By the time Ryan Casale visited his pediatrician in January 2014, he was ready to do something about his weight. Poor eating habits and a sedentary lifestyle had the Floral Park teen tipping the scale at 212 pounds. Ryan, then a high school junior, was feeling sluggish.
And he had started to worry.
Both of Ryan’s parents have struggled with their weight. His father had to have several cardiac stents placed in 2007 to treat coronary artery disease. His mother had weight-loss surgery in 2009. Ryan didn’t want to be next.
Taking the First Step
“His father had problems with his heart, and Ryan saw what I went through in the past,” said Ms. Casale. “I had complications from my weight-loss surgery, and I ultimately had to have my gallbladder removed. Ryan wants to make sure he’s healthy for the future.”
Ryan’s parents learned about a weight management program for children and adolescents at Cohen Children’s Medical Center. With help from the team, Ryan dramatically changed his lifestyle and dropped 32 pounds.
The program at Cohen Children’s is called POWER Kids, staffed by a small group of professionals in pediatric and adolescent medicine fighting obesity one child at a time.
Reducing the Risk for Health Problems
“We know that children and adolescents who are overweight or obese are more likely to become overweight or obese as adults,” said Ronald Feinstein, MD, a pediatrician at Cohen Children’s and program director for POWER Kids. “These overweight and obese children and adolescents are more likely to be teased and bullied, resulting in a poorer quality of life.
“Overweight or obese adults are at a greater risk for a number of serious health problems, such as Type 2 diabetes, high blood pressure, heart disease and stroke,” he said. “Our goal is to provide patients with the necessary tools to maintain a healthy lifestyle. That means helping them learn to eat healthier and increase their physical activity.”
In addition to Dr. Feinstein, the POWER Kids staff includes a nutritionist, Stephanie Di Figlia-Peck, and a program coordinator, Yalda Wahab. Through a series of eight educational sessions, patients learn about good nutrition, meal planning, eating on the go, incorporating more movement into their daily routine and much more.
Promoting “Real Food”
“Kids may tell me about three, four or five snacks they eat, but it’s not real food,” said Ms. Di Figlia-Peck. “We try to help them understand the importance of whole grains, minimally processed foods and how they can still eat out with their friends but opt for healthier alternatives.”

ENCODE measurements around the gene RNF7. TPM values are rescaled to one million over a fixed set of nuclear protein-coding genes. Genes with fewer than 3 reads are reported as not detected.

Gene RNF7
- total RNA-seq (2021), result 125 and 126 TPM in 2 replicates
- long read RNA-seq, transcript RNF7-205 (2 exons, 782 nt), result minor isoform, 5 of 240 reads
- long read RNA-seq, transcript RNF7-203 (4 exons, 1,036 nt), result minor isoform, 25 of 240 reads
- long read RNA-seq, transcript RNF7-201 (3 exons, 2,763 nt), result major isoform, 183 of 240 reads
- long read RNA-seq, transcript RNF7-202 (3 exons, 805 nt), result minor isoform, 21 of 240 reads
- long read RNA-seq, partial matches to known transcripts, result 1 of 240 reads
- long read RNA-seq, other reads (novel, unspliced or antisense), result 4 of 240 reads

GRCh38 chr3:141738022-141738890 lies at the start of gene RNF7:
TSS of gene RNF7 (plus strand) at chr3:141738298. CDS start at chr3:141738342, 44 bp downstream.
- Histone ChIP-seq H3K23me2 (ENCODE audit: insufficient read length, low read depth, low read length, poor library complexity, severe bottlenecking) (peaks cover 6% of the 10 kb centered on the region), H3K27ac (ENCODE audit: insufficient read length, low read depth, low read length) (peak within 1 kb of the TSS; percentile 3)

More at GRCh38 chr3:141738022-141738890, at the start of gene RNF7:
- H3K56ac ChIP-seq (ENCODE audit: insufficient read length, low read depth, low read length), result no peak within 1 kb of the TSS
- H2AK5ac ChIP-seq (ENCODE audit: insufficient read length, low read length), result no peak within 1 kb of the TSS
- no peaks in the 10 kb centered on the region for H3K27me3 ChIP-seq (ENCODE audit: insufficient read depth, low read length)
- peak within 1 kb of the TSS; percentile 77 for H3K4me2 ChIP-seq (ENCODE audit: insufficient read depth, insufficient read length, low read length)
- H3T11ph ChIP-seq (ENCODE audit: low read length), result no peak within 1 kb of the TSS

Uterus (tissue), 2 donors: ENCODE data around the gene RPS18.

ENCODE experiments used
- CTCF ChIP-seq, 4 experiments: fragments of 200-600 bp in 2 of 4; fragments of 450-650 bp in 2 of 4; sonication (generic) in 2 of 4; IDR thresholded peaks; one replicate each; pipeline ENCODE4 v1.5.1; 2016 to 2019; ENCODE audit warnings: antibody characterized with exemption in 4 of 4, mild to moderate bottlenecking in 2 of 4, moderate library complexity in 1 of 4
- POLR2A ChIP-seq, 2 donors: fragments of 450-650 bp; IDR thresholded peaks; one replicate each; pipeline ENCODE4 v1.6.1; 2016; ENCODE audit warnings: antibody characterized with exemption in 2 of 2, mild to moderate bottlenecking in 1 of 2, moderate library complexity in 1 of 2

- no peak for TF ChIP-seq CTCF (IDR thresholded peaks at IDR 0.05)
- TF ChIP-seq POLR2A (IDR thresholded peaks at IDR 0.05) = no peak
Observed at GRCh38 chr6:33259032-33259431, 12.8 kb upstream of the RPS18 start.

Ms. Di Figlia-Peck also uses social media to share recipes, tips and motivational messages with her patients. “We understand that our families’ busy schedules can make it difficult for them to see us in person,” she said. “Social media enables us to stay connected and is a reminder that we’re there for them.”
Small Changes Add Up
Ryan said POWER Kids has taught him to think more carefully about his food choices. For breakfast, Ryan traded his chocolate chip muffin for a protein shake or fruit smoothie his mother prepares. He eats more vegetables and protein at dinner rather than picking at his meal and heading straight for the junk food afterward. He still enjoys treats, but eats them in moderation and less often. Ryan also drinks more water, which he enhances with no-calorie flavorings.
He’s much more active, too. Ryan’s main form of exercise used to be his school’s marching band, but when the season was over, so was his physical activity. He now has a job stocking shelves in a pharmacy a few times a week. He’s also a junior volunteer firefighter and volunteers with his school’s chapter of buildOn, a nonprofit organization that builds schools in developing countries.
After graduation in late June, Ryan will head to Molloy College. He is looking forward to becoming a junior high or high school math teacher.
Is your child or adolescent ready to start the journey to better health and wellness? For more information about the POWER Kids weight-management program, visit bit.ly/1NE7mBg.